Reaching Out for Rural Health: The Story Behind the Healthcare Georgia Foundation's Two Georgias Initiative
Author: Scott Westcott
This year's Annual Meeting was going to feature the presentation of the 2022 Truist Promise Award to the Healthcare Georgia Foundation for its Two Georgias Initiative, a five-year effort to address health inequities in rural Georgia. Due to the meeting's cancellation, our award presentation could not take place. However, we still want to put a spotlight on this incredible work – below is the article about the Two Georgias Initiative that will run in the upcoming issue of our Inspiration magazine, arriving in late December or early January. Congratulations to the Healthcare Georgia Foundation for its inspiring work!
Foundations face daunting challenges when they attempt to improve the health of people living in rural communities.
Communities located far from metro areas often lack ready access to medical care. Many are virtual food deserts and are chronically short on resources and funding for schools, libraries, social services and transportation options.
Healthcare Georgia Foundation in Atlanta identified these challenges and took them head on – in a big and bold way.
In 2017, the foundation launched the Two Georgias Initiative, an ambitious five-year project to identify and address systemic inequities that, in essence, had created two Georgias divided between better- resourced metro areas and often-forgotten rural communities.
The initiative focused on delivering funding and robust resources to support 11 rural Georgia coalitions to address the most vexing challenges within their communities, ranging from the opioid crisis and high incidence of diabetes, to establishing literacy and education efforts and pursuing economic development initiatives.
Now formally concluded, the initiative produced physical results in the form of new health clinics, food banks, basketball courts, fitness trails, and satellite libraries as well as innovative programming to encourage greater health literacy, educational achievement and effective drug and alcohol rehabilitation.
Woven throughout was an emphasis on building a greater awareness and understanding of equity and how long- standing systemic challenges have often further held rural communities back.
Adding to the challenge was the fact that the foundation’s efforts to address rural health equity came at a time of intense change and challenge – a period that included the reckoning on racial justice sparked by the murder of George Floyd and the COVID-19 pandemic.
“Equity was the north star throughout the Initiative,” said Lisa Medellin, Healthcare Georgia Foundation’s director of programs. “Often, programming similar to this can have equity as a side issue or as an extension. We put equity at the center and really leaned in on that – and I think that was hugely beneficial to the communities for their growth on their equity journey.”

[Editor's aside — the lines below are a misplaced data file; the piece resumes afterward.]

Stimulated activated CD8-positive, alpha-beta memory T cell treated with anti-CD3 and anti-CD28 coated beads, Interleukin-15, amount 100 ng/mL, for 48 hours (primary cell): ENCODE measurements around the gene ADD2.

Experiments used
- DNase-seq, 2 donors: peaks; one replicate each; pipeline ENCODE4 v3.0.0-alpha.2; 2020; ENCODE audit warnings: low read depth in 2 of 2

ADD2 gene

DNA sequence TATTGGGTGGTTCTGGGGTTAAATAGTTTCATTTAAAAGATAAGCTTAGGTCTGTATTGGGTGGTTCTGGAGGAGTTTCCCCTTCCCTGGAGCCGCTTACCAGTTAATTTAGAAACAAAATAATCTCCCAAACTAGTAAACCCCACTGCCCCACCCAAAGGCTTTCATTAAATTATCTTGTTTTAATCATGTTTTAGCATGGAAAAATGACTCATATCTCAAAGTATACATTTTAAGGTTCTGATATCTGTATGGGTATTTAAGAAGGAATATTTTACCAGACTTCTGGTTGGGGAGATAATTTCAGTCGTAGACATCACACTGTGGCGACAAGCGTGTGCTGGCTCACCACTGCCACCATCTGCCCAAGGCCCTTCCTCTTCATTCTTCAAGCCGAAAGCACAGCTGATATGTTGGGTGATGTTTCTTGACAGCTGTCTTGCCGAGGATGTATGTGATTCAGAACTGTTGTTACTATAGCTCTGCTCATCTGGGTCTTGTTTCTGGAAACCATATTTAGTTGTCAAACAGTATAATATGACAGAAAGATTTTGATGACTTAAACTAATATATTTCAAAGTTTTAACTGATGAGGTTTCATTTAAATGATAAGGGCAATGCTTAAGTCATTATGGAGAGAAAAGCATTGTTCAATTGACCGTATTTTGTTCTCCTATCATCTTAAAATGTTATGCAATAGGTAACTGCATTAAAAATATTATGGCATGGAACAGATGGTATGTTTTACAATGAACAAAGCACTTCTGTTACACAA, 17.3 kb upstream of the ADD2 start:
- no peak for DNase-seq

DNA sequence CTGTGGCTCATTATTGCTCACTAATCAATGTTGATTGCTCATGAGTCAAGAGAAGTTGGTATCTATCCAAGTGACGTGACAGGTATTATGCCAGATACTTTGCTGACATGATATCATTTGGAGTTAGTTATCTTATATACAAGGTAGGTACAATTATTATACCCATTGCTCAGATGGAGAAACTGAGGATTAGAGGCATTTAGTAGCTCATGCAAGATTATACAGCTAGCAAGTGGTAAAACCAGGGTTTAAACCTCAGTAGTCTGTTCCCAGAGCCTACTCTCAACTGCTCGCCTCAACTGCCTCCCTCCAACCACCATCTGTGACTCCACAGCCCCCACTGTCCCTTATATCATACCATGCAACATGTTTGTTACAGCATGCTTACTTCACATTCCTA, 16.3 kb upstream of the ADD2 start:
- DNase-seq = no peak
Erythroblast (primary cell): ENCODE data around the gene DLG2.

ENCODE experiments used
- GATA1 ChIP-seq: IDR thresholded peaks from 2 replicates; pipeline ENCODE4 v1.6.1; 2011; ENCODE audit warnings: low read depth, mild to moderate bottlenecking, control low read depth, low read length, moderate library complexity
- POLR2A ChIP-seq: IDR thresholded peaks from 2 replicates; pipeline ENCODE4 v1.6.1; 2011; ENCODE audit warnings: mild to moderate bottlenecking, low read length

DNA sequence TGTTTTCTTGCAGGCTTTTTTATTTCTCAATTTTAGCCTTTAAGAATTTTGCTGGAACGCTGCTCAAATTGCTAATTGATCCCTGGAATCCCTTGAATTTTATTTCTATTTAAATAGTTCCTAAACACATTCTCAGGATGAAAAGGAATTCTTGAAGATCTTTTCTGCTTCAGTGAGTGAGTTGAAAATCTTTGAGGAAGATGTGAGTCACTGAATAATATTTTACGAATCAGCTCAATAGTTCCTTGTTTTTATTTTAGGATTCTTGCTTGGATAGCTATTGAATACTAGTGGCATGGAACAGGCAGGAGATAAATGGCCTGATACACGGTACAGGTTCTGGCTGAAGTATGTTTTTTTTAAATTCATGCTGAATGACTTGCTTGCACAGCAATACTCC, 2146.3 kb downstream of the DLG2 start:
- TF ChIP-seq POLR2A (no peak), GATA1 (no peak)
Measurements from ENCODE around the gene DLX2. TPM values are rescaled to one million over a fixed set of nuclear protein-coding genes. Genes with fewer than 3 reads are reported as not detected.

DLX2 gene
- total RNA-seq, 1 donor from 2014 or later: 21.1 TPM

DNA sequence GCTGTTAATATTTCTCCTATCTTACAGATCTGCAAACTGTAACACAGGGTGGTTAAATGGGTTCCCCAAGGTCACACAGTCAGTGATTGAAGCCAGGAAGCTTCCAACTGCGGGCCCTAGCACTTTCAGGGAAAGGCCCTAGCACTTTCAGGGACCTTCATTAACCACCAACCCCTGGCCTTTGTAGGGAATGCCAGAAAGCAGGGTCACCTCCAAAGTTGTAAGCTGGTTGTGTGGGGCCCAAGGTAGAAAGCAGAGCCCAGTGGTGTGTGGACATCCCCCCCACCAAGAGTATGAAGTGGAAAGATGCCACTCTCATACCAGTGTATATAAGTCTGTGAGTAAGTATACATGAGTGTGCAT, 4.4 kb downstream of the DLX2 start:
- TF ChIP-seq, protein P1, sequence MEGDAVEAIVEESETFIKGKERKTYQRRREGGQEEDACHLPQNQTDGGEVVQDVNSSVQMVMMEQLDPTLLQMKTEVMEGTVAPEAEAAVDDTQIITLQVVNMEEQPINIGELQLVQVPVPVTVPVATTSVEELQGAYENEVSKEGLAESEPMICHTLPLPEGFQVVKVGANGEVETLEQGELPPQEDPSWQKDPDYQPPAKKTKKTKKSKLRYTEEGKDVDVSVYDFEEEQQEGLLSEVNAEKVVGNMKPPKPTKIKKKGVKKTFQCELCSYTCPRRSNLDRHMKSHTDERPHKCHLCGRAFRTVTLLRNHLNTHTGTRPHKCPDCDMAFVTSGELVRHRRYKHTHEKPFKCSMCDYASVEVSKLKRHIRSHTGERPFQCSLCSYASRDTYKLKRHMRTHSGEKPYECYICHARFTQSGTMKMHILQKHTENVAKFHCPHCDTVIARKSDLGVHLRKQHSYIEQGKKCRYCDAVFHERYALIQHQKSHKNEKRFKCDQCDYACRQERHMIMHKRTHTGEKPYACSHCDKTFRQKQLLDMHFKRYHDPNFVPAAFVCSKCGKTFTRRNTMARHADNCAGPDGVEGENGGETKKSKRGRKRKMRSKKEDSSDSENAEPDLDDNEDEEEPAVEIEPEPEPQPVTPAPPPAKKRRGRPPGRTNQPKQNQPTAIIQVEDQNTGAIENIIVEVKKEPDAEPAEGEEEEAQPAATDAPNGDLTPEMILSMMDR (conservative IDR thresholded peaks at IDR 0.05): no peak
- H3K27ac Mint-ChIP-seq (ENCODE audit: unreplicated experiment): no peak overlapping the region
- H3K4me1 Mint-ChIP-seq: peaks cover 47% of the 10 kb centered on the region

In recognition of this groundbreaking work, Philanthropy Southeast recently named Healthcare Georgia Foundation as the winner of the Truist Promise Award. The award, Philanthropy Southeast’s top annual honor, recognizes an initiative or innovative grantmaking strategy or approach that is focused on significant and systemic issues facing the region and the country.
The Child Care Crisis Spares No Southern State
Author: Elliot Haspel
It has been a particularly rough few years for parents with young children, as the COVID-19 pandemic induced school and child care closures. Now that schools and child care programs are largely reopened, parents face a knock-on crisis: a crippling staffing shortage that is shearing an already-scarce child care supply. This child care crisis impacts every Southern state, and philanthropy must act to address it.
The overall child care crisis is caused by structural failure in the economic model. Because America treats child care more like a restaurant than a social good like a public school or library, programs are dependent on parent fees. Yet unlike a restaurant, the fixed costs in child care are so high due to necessarily low child-to-adult ratios – so although the price tag is staggering, programs cannot charge parents the true cost of care. Programs respond to this market failure the only way they can: by cutting educator wages. In 2020, the median wage was slightly above $12 an hour.